What is it?
17α-estradiol is a form of oestrogen that is around 100 times less potent than its cousin, 17β-estradiol. In mice, 17α-estradiol is ‘non-feminizing’, meaning that it doesn’t induce female sexual characteristics in male mice. Since female mice live intrinsically longer on average than male mice, it was proposed that 17α-estradiol might make male mice live longer.
When given at sufficiently large doses, 17α-estradiol extends both median and P90 lifespan in male mice, regardless of whether the mice got it when they were young or in late middle-age. It did not have any significant effect on female mice. Yet surprisingly, 17α-estradiol didn’t just allow the males to ‘catch up’ – males taking 17α-estradiol actually lived significantly longer than females taking the drug. This suggests that 17α-estradiol is having some unique effect in males. 17α-estradiol is quite understudied and work is currently underway to figure out why these sex differences exist and whether they can be overcome.
What is it?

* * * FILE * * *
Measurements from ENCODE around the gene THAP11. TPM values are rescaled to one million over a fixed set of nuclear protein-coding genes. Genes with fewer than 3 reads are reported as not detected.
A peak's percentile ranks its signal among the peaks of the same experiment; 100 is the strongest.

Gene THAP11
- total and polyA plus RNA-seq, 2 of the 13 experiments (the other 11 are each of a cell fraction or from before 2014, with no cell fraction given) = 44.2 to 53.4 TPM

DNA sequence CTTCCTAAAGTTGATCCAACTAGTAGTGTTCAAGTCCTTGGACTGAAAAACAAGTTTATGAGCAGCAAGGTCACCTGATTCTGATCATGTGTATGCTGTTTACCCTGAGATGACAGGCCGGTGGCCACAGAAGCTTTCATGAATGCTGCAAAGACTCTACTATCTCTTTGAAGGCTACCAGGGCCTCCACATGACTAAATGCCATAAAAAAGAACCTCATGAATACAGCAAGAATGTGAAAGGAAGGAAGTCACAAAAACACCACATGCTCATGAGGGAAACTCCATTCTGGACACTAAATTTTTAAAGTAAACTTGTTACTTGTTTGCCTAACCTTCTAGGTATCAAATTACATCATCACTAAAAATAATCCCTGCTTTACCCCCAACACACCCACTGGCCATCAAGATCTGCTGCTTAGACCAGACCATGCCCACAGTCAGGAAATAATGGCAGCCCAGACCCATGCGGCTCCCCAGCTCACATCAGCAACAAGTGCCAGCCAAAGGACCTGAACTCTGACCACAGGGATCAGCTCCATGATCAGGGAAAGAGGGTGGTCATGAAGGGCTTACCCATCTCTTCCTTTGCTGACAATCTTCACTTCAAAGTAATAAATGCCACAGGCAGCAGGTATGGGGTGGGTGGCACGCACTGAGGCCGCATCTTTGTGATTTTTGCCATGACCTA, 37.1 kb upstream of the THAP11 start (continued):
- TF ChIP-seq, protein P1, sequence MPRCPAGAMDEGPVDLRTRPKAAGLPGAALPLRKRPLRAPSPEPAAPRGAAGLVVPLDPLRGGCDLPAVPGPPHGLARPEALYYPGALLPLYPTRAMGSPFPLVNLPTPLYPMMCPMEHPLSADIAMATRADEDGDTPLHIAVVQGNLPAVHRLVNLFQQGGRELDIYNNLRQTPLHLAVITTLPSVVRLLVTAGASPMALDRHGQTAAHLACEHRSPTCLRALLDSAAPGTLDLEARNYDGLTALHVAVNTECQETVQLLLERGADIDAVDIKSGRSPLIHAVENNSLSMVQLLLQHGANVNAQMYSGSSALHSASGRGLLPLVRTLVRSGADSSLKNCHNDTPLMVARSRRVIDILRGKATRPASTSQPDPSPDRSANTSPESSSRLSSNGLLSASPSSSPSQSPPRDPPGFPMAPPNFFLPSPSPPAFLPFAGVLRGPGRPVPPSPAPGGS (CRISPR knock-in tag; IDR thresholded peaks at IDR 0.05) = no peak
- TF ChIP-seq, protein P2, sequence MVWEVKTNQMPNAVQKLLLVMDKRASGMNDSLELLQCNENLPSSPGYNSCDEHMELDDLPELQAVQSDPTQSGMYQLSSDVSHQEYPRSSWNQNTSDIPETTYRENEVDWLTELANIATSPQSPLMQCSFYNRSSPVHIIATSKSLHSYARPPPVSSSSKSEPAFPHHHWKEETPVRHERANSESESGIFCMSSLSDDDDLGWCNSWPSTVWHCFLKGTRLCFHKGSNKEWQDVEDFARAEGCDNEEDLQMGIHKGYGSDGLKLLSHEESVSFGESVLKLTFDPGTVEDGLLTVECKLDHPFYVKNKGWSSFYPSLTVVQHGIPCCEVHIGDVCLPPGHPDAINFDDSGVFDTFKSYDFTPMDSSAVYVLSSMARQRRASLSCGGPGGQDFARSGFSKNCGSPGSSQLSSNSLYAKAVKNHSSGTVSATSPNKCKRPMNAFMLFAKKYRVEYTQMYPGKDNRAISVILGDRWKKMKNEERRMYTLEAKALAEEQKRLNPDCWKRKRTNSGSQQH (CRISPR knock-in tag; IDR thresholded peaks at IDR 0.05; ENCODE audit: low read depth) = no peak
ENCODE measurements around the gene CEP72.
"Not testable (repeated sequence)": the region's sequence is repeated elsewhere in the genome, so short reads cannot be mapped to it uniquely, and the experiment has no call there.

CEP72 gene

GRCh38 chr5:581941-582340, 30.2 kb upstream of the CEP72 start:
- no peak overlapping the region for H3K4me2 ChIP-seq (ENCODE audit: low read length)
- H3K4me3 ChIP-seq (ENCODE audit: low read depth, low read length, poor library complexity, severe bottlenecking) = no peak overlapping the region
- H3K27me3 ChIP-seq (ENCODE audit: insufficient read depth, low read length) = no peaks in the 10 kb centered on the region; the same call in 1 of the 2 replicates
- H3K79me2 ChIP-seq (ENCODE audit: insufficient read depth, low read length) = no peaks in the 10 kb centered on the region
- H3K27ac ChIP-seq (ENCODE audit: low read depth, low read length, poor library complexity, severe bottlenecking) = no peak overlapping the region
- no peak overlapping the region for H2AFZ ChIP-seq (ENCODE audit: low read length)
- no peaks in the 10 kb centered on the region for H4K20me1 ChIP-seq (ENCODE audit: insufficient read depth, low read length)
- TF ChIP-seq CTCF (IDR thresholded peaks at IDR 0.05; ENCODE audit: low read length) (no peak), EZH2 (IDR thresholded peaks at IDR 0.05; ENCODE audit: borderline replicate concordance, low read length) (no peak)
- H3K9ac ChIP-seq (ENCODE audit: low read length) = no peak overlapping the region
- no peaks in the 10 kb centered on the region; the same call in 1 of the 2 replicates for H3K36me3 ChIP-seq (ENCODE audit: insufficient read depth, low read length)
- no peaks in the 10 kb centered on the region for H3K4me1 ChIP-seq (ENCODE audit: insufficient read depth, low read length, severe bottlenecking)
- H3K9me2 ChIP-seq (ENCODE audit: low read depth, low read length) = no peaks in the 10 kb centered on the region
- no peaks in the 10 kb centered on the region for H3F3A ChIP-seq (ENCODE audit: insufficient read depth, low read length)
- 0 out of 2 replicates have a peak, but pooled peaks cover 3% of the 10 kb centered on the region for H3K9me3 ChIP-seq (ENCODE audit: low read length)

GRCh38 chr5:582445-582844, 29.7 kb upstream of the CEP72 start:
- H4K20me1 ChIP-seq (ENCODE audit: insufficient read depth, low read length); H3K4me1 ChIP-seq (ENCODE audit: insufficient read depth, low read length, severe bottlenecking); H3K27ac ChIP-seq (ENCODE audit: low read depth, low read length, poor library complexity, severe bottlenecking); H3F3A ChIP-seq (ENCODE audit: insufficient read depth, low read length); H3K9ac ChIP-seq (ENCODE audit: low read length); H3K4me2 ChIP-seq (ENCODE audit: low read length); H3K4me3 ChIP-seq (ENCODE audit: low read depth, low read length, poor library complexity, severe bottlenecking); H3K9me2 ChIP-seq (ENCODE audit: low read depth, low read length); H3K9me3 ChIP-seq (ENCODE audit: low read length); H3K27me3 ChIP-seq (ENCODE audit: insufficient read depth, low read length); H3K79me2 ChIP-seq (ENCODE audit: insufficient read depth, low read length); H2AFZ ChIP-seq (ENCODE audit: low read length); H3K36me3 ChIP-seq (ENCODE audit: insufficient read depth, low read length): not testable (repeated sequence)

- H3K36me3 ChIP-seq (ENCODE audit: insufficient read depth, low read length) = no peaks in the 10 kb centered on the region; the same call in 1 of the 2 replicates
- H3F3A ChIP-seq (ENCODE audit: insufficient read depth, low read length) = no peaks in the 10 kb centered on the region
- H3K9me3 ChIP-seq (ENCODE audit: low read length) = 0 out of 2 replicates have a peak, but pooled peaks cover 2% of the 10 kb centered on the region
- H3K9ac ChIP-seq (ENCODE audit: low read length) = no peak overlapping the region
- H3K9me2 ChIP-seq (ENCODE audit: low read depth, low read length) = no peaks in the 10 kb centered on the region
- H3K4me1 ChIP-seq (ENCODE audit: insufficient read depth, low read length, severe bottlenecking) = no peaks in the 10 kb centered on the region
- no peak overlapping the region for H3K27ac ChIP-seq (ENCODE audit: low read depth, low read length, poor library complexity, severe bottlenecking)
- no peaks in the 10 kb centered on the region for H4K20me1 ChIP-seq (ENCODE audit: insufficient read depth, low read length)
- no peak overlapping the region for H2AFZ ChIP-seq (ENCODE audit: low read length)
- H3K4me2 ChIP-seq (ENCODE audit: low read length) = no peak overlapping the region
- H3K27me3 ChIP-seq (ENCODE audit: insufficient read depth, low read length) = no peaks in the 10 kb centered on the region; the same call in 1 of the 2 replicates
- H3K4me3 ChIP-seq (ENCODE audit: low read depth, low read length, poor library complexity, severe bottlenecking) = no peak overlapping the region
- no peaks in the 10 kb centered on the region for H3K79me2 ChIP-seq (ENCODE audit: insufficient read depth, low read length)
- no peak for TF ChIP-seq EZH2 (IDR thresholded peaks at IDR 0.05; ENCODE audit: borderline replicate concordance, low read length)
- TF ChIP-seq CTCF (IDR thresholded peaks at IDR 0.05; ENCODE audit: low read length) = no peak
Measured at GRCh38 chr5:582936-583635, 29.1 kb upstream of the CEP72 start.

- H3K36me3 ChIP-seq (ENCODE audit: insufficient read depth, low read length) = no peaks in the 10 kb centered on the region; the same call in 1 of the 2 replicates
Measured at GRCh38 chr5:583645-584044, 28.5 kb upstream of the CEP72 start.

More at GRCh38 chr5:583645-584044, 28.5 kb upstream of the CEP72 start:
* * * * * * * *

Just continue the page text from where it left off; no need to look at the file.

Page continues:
Like Acarbose, canagliflozin is a drug used to treat type II diabetes mellitus. It works by blocking the reabsorption of glucose by the kidneys. This means that more glucose is excreted into the urine, reducing the amount of glucose in the blood.
Just like acarbose, canagliflozin increased both median and P90 lifespan in male mice only. Given that acarbose and canagliflozin both work by lowering blood glucose, this again hints that males might be more sensitive to the negative effects of high glucose levels.
What is it?
Glycine is an amino acid – a protein building block. It’s the smallest amino acid and it is nonessential, meaning our bodies can synthesise it. Glycine is of interest when it comes to delaying the ageing process because it appears to be a necessary building block for certain pro-longevity proteins, and may counteract the negative effects of methionine, another amino acid.
Glycine did significantly extend median lifespan in both sexes and extended P90 lifespan in males. However, in each case lifespan was only extended by about 5%, making it one of the least impactful yet successful compounds to be tested. It remains noteworthy for being the only compound so far that has extended lifespan equally in both males and females.
What is it?
Captopril is a drug used to treat hypertension. It works by blocking an enzyme called angiotensin converting enzyme (ACE), which is involved in maintaining blood pressure. Blood pressure increases with age and is intertwined with many processes related to ageing.